Loughrea became deeply divided between those who supported and those who opposed the war. The differences between town and country are highlighted and interesting accounts of riotous scenes are also related. We read of the failure of the Irish Party to deliver on education, housing and sewerage issues in the locality, their corruption and weak opposition to the threat of conscription. Their manifesto depended strongly on the achievements of past decades during the Land Struggle.

Comparisons are made throughout to the marginalisation of Sinn Féin by neutralising the organisation locally and by arresting and deporting members. Although a young political party with vague policies, Sinn Féin showed unyielding opposition to the threat of conscription but also had great popular support, in the rural districts in particular. There was a Sinn Féin club in every parish and their candidate, a veteran of 1916, succeeded in achieving 86% of the vote in 1918.

On a scholarly note, Christina Cassidy gives an interesting account into the workings of the 'Loughrea Social and Literary Club, 1892-95'. This society was very much involved in the Celtic revival of literature of the time.

There are a few articles of interest to the Gaelic scholar, as Máire Uí Bharcair gives a valuable insight into the local placenames in the district in 'Logainmneacha' and Pádraig Ó Baoill discusses the influence of the great Gaelic Poet Raifteirí, who dwelled in the area in the early 19th Century . All in all, there is something of interest for every budding local historian and other enthusiasts in this book of 658 pages.

The District of Loughrea: Vol II Folklore 1860-1960 is the product of over four years research in which more than 1,500 pages of transcribed material and 120 hours of recorded interviews are condensed into a tidy readable volume of 326 pages. It incorporates folklore collected during the late 1930s, almost 150 photographs, newspaper clippings and over 50 contemporary voices from all walks of life. This book gives us the opportunity to understand a variety of people who tell their own stories, in their own words and it is edited into eleven chapters, dealing with the culture from birth to death. Although this book is of the Loughrea district, it will be of interest to anyone who appreciates folklore as it gives an insight to the character of our people and to the fabric of Irish society up until the 1960s.

I believe a republican readership would be particularly attracted to the chapters dealing with 'Troubled Times'. There are interesting accounts of the impact of WW1 and the threat of conscription in the locality. The exploits of the Black and Tans and the local RIC are also related. This is contrasted with the rise of Sinn Féin, the visit of de Valera in 1917, republican law courts, the activities of the IRA and Cumann na mBan and the burning of gentry houses. The impact of the death of Michael Collins leads to an understanding of the splits within families during the Civil War and then later divisions between Fianna Fáil, Fine Gael and the Blueshirts in the district. In fact, it seems the last remnants of the Civil War were fought in the town of Loughrea, locally referred to as 'The Doctor Trouble' of the 1930s. These chapters come to a close with accounts of the hardships suffered during WW2.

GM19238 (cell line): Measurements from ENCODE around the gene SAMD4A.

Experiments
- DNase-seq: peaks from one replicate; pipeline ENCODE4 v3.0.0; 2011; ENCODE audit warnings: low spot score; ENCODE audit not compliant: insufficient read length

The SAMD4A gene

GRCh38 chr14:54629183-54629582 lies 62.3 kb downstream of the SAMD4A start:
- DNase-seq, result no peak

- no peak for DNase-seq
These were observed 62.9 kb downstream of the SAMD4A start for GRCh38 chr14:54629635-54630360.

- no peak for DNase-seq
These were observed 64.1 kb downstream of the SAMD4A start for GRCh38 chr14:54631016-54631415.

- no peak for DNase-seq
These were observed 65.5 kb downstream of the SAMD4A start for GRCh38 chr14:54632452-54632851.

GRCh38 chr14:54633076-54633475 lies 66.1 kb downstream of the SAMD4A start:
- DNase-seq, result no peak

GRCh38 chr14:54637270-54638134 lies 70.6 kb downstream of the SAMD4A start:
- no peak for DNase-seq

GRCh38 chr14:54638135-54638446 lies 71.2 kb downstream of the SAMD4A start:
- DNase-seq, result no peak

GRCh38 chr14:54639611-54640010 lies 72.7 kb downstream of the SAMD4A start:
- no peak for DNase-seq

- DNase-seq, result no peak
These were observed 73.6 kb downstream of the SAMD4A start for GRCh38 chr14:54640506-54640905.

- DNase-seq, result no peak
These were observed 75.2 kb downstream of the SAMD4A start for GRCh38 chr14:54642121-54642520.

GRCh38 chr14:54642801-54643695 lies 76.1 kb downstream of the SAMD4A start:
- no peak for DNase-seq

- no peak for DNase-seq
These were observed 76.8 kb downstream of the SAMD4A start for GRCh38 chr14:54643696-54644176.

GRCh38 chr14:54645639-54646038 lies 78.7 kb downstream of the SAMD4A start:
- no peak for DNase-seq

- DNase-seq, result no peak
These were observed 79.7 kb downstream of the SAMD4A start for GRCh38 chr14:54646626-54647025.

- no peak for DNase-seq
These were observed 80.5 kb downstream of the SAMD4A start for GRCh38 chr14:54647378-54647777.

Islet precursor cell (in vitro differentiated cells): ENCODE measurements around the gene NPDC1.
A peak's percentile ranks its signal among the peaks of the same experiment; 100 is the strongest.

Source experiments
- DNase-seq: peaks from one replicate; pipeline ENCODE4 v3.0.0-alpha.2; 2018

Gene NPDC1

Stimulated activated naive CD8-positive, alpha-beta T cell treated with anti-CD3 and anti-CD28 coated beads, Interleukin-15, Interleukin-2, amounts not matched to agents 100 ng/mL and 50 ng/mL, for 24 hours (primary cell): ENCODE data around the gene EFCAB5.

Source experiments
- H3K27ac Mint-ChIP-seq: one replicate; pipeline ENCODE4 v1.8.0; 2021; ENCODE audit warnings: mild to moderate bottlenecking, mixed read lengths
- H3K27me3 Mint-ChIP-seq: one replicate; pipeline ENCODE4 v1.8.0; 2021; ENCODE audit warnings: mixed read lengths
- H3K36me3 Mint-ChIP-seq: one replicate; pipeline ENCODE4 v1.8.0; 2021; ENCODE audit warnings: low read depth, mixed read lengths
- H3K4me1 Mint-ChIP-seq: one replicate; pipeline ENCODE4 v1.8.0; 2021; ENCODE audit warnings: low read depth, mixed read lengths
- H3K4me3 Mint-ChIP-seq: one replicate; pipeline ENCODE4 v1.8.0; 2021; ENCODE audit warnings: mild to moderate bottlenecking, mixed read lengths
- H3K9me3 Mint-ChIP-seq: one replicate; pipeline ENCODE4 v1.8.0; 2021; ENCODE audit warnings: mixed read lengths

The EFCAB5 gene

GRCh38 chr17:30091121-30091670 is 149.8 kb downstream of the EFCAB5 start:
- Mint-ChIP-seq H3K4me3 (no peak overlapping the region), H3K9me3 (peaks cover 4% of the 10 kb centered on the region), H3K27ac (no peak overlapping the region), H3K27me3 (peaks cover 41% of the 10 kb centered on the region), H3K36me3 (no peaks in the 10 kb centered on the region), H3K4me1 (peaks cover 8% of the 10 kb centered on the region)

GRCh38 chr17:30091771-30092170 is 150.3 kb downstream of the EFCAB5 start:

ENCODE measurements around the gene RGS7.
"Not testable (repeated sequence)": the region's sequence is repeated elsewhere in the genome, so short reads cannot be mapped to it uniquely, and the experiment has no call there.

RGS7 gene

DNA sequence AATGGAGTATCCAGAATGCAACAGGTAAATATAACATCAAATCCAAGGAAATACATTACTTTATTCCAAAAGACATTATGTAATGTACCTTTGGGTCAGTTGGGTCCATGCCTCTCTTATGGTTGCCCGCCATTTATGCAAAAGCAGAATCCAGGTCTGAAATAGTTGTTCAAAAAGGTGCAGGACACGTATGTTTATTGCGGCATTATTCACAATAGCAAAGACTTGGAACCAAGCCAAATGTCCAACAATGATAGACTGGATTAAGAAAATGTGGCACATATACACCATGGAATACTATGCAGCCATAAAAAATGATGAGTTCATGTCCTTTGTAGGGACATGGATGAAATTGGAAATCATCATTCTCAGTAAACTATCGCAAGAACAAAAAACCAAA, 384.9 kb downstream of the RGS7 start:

There are three chapters that give a particularly good insight into the living conditions of the people before the arrival of electricity: 'Everyday Life', 'Business Life' and 'Living on the land'. We learn about the daily routine of hard work, farming of crops and livestock, the people's crafts and shopping. We also get an insight into the type of housing and diet people had and we gain an understanding as to why so many emigrated, with accounts of the boat to America.

There are some humorous and serious stories told in 'School Years'. Many of these are contrasting accounts as to the discipline, cruelty and kindness of teachers and clerical staff.

Recollections of people's social life are to be found in 'Entertainment' and 'The Fair'. We learn about the games children played, the storytelling, the music, songs, dancing, ceilídhe, sport (hurling in particular) and of course all the craic to be had on a fair day.

No folklore book would be complete without stories of 'The Supernatural'. Here we have a number of accounts about ghosts, the banshee, the devil and conflicts with the fairies. Customs about the land, time and place are also related in this chapter. This chapter should be contrasted to 'Religion and the Church' which gives interesting accounts of clerical characters, the missions, cures, holy wells and the conflict between Catholic and Protestant.

The final chapter of the book deals with the traditions surrounding 'Birth, Marriage and Death' in which there are many accounts of match making, dowries and wakes.


• Further Information: Loughrea History Project

091 847155,